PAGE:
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Monster (Hirokazu Kore-eda, 2023)

The Japanese have two words for “monster”: kaibutsu, which refers to a physical, terrestrial creature; and obake, which is more ethereal, like a ghost or specter. For Hirokazu Kore-eda’s latest, he uses the former. (There’s also kaiju, but this isn’t one of those films.) Initially, we assume the monster must be haunting Minato (Soya Kurokawa), a 10-year-old boy struggling at school, and we search the film in vain: perhaps the monster is his teacher, Mr. Hori (Eita Nagayama), who picks on the kid; or Mrs. Fushimi (Yûko Tanaka), the school principal, who doesn’t care. Or maybe Minato is the monster after all—a mean thug who bullies his much smaller, stranger classmate, Yori (Hinata Hiiragi). Or are they friends? Or more than friends? For much of the film, it’s a matter of perspective.

In the first section we see things through the eyes of Saori (Sakura Andô), Minato’s widowed mother, and in the second chapter, the same events are told from the perspective of Mr. Hori. But it’s not until the final chapter, where we see the perspectives of the children—a world totally inaccessible to adults—that things start to make sense. “As adults, we’re completely ignorant that we might be monsters,” Kore-eda told me during the Cannes Film Festival earlier this year, where the film won both the Queer Palm and the Best Screenplay award. We discussed the genesis of his latest feature, which opened in U.S. theaters last month; his collaboration with writer Yûji Sakamoto and the late composer Ryuichi Sakamoto; and how filmmaking plays with people’s perceptions.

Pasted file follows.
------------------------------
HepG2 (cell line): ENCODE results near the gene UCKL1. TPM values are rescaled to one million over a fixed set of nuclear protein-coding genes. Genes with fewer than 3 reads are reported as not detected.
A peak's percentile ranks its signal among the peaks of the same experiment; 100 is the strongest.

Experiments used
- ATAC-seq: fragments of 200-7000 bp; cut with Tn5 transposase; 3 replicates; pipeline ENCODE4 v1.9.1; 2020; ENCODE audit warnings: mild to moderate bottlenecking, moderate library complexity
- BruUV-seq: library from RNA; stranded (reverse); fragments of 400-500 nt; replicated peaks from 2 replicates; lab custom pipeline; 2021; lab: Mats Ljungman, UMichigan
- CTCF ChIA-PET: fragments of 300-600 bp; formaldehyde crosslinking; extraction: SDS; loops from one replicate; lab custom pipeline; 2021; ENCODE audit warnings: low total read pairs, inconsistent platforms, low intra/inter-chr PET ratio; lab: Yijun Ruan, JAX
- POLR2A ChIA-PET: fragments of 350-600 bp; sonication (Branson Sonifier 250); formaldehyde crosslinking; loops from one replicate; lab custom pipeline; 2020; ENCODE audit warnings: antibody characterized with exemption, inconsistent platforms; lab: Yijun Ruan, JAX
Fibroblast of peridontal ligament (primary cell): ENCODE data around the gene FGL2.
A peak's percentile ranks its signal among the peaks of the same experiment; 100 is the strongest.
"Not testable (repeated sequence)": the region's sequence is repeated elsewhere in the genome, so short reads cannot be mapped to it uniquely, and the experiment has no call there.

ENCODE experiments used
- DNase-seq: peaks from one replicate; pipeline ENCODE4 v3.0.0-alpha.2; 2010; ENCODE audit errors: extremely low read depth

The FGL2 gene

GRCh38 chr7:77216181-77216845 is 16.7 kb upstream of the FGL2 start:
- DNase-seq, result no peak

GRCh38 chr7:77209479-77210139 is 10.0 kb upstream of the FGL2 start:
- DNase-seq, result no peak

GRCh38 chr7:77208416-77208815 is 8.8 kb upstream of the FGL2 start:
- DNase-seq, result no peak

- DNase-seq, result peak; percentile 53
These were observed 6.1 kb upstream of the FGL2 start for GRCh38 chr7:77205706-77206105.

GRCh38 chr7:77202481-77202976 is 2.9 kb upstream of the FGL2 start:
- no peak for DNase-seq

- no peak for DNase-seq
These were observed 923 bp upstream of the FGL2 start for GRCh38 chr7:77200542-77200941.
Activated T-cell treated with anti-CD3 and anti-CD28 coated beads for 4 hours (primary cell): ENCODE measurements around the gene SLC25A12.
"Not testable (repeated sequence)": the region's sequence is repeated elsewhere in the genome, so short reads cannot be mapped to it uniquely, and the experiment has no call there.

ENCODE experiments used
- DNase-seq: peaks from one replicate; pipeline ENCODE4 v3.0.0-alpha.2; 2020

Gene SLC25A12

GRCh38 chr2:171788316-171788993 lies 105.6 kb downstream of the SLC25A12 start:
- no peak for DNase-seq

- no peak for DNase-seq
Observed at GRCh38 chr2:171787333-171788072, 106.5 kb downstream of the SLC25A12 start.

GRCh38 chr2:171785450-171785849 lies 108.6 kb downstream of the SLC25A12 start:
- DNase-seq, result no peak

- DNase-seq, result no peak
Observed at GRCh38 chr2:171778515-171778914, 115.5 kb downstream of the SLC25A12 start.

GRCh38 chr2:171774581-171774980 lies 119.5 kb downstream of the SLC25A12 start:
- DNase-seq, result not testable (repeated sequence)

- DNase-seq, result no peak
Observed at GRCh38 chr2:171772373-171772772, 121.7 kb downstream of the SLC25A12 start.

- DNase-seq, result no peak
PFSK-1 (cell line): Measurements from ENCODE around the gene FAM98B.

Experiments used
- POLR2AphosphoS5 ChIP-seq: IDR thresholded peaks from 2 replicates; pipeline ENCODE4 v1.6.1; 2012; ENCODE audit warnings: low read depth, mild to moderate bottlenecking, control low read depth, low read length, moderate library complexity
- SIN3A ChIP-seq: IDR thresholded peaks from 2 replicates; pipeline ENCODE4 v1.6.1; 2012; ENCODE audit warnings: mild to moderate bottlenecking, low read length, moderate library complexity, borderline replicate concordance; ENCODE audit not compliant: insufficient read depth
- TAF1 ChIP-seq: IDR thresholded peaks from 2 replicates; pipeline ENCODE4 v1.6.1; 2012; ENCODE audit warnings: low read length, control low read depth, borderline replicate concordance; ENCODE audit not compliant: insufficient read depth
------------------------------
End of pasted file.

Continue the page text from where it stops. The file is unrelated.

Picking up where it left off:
I read that you’ve wanted to work with Yûji Sakamoto for a long time. Given that Sakamoto is best known for his television writing, and you recently wrote and directed the series The Makanai: Cooking for the Maiko House, I wondered if you saw the two mediums converging in Monster

I’m of the generation that grew up watching television—serial television. I like serial television and I know what appeals it holds, but for me, film is something different. If I have a chance to, I would love to try my hand at serial television, but cinema… when you leave the theater, the world looks different. That’s unique to cinema, in my mind. You can’t get that from watching television or films at home. When I make films, I try to be conscious of that: to make sure my films provide this feeling.

That’s something of a theme in this film, actually: the world being reborn. Toward the end of the story, there’s this great storm, and in its aftermath the children ask, “Are we reborn? Have we changed or are we the same?” 

Of course, with the writer, the kids, the cast as a whole, we all shared our thoughts about the ending—we discussed that a great deal. On the first page of my script, from very early on, I had written the line: “Is it us who needs to change, or can the world change?” From the beginning, I knew that was the idea we had to address at the end of the film. With regard to that scene in particular, it’s the kids who are able to affirm themselves [by] being completely true to who they are. The world around them needs to change.

The script is so integral to the film’s structure, which reveals the story slowly over the course of three episodes, all playing the same events from differing perspectives. I was curious how you decided to release information visually, or how you set certain thresholds of exposition.